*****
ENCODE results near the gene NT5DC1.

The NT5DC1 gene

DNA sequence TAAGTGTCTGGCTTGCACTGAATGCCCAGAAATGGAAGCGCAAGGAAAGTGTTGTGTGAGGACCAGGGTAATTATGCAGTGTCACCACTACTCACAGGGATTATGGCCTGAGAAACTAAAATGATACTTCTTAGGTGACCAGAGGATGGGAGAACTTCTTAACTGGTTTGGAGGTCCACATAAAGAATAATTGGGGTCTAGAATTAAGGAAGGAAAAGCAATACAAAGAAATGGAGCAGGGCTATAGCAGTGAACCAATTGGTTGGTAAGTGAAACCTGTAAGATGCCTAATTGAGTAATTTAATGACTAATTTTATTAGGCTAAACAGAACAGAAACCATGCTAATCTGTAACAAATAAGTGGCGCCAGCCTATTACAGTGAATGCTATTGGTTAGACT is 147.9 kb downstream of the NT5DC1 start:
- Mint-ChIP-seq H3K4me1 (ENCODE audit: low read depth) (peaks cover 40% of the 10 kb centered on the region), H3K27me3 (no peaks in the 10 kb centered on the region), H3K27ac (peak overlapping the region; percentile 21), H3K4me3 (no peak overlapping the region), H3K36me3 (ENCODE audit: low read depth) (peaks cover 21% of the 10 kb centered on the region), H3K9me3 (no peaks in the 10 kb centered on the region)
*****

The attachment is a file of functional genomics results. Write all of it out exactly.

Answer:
ENCODE results near the gene NT5DC1.

The NT5DC1 gene

DNA sequence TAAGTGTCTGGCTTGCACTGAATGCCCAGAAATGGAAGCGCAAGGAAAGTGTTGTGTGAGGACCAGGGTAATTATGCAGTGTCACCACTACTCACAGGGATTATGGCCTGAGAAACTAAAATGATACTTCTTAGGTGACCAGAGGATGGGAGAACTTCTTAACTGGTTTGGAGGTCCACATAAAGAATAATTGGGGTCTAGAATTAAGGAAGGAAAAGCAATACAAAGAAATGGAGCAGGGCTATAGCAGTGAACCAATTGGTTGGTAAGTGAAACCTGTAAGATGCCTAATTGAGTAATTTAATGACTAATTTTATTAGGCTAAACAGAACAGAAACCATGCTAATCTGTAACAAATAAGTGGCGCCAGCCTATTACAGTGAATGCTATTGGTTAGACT is 147.9 kb downstream of the NT5DC1 start:
- Mint-ChIP-seq H3K4me1 (ENCODE audit: low read depth) (peaks cover 40% of the 10 kb centered on the region), H3K27me3 (no peaks in the 10 kb centered on the region), H3K27ac (peak overlapping the region; percentile 21), H3K4me3 (no peak overlapping the region), H3K36me3 (ENCODE audit: low read depth) (peaks cover 21% of the 10 kb centered on the region), H3K9me3 (no peaks in the 10 kb centered on the region)